On Feb. 16, former Ohio State Buckeyes and current Salt Lake Screaming Eagles quarterback Verlon Reed dropped back to pass and hit wide receiver Derwyn Lauderdale in the end zone for a touchdown.
Hundreds of the 8,191 fans in attendance gleefully stormed the field. But this wasn’t the end of the game. In fact, the Screaming Eagles weren’t even leading. It was the first touchdown in the history of the Salt Lake City franchise, an expansion team in the Indoor Football League.
“That kind of surprised me, I wasn’t expecting that at all,” said Reed, a former OSU wide receiver and Findlay quarterback. “To be honest, it kind of threw everybody off. It felt like the game was already over.”
Neither Reed nor his coaches called the touchdown-scoring play. The Screaming Eagles, marketed as the first “fan”-chise, allow their fans to vote on which play to call. Fans can download the team’s app and select one of four options.
“The coach has the iPad that he’s looking at and he’ll see what play has the higher percentage and then he’ll let me know through my earpiece,” Reed said. “I’ll relay it to the team with the wristband.”
Fans also picked the team’s name, uniform, warm-up music and three players on the roster. Additionally, the team decided to put each player’s Twitter handle on the back of their jerseys.
Reed is in the middle of resurrecting his football career, which started promising for a local kid who dreamed of being a Buckeye then moving on to the NFL. A first-team All-Ohio quarterback as a high school senior, Reed entered OSU in autumn of 2010 listed as an athlete and began practicing with the receivers.
“The most difficult thing I had to do was to get used to playing the technique at the receiver position, because that’s where they changed me,” Reed said.
Reed redshirted his first season in college but thrived early in his redshirt freshman season amid turmoil following the resignation of then-coach Jim Tressel. He caught nine passes for 132 yards in the first five games, ranking him second on the team in each category.
But his season was cut short after suffering a torn ACL late in a game against Michigan State.
By the time he fully recovered, OSU had hired Urban Meyer as its head coach. Reed’s playing time dwindled and he only had a single catch in the season opener.
“Me and the head man just didn’t agree on a lot of different things,” Reed said. “Everywhere I go, the story is (that) I didn’t get along with my teammates, or it was because of the guys they were bringing in. Hearing that, it’s definitely incorrect, but they get the chance to tell their side of the story more than I do.”
He planned to transfer during the 2012 season, but spoke to Meyer who convinced him to stay with OSU the rest of the season.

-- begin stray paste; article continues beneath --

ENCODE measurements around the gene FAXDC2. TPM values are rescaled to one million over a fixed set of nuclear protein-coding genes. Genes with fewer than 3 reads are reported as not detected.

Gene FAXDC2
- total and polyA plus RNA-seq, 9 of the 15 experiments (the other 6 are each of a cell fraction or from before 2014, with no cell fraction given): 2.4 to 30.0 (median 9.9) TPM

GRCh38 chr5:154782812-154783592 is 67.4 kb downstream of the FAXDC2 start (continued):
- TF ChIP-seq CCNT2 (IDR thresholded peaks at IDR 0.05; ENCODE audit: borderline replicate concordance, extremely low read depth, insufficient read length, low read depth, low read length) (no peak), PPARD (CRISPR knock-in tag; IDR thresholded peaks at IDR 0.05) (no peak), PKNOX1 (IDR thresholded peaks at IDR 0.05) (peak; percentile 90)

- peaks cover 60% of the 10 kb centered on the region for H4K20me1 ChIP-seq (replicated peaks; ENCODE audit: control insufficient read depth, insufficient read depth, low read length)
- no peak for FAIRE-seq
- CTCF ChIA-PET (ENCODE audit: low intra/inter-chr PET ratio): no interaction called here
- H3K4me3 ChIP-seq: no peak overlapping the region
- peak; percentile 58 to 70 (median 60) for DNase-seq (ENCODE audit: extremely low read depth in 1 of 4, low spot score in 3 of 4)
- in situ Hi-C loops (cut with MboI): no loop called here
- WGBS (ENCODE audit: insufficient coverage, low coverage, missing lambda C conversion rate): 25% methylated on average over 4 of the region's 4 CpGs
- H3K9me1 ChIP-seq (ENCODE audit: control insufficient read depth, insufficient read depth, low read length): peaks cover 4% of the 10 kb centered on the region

“When I went to go talk to him, I started getting more reps, started getting back into it,” Reed said. “It just died down from there. So I just, we just figured it’s time for both sides to move on.”
Reed transferred to the University of Findlay in January 2013 after taking visits to Ohio Dominican, Ashland and Saginaw Valley State. He had barely heard of the university, but Findlay was the only school to offer him the chance to play quarterback.
“I told myself if I got that opportunity again, I’m going to take it,” Reed said.
After playing receiver for three years, Reed needed time to work off the rust and re-learn his mechanics. But once he felt comfortable at the position, he took over.
Findlay offensive coordinator and quarterbacks coach Troy Rothenbuhler remembers the first time he slightly adjusted the offensive scheme and Reed took the ball 80 yards for a touchdown.
“Shoot, the first time we ran it, he was gone,” Rothenbuhler said. “I mean, it was two steps in and he was off and running. At that point, nobody was catching him because he didn’t even have to make a move.”
Reed led the Oilers to an 8-3 record his junior season and a 5-6 record as a senior. In his final season, he threw for a school record 2,712 yards and picked up 634 yards on the ground.
“I know his Ohio State experience didn’t go as well as he wanted it. I think his Findlay experience was much more than he initially thought it could be,” Rothenbuhler said.
In May, after graduating, Reed participated in a tryout with the Detroit Lions. Before joining the Screaming Eagles, he hadn’t played much football.
“I play a little flag football just to stay in some kind of football shape to stay with it, but other than that, this is my first professional league team,” Reed said, referring to the Screaming Eagles.
The Screaming Eagles called him a few months before the season began on Feb. 16 to express interest. Reed attended a camp before the team offered him a contract.
“It was the only thing that was feasible enough for me to actually give a serious look at,” Reed said. “I got a call from a team in Germany in Europe. But I don’t really know their situation as far as money-wise.”
He said he won’t feed a family at this level of football. He plans to pick up a part-time job.
“I’m going to get one just because I want to make extra money. You’re not going to take care and feed your whole family with the check that you get here,” Reed said.
Reed said he hopes to use this opportunity as a stepping stone.
“This is definitely for me just to kind of bump my career to the highest level possible, hopefully the CFL or NFL,” Reed said. “I’ve got the skill and talent, I just need the right set of eyes to get their eyes on me, the right person to believe in me and I’m going to make them a believer.”
He said this is the lowest point in his career, but he won’t stop anytime soon in his quest to play professionally.
“Sometimes, I’ve felt like I didn’t love it any more,” Reed said. “But, at the end of the day, I still feel that fire in my heart and I’ve got that desire. Until that leaves me, I won’t stop playing football.”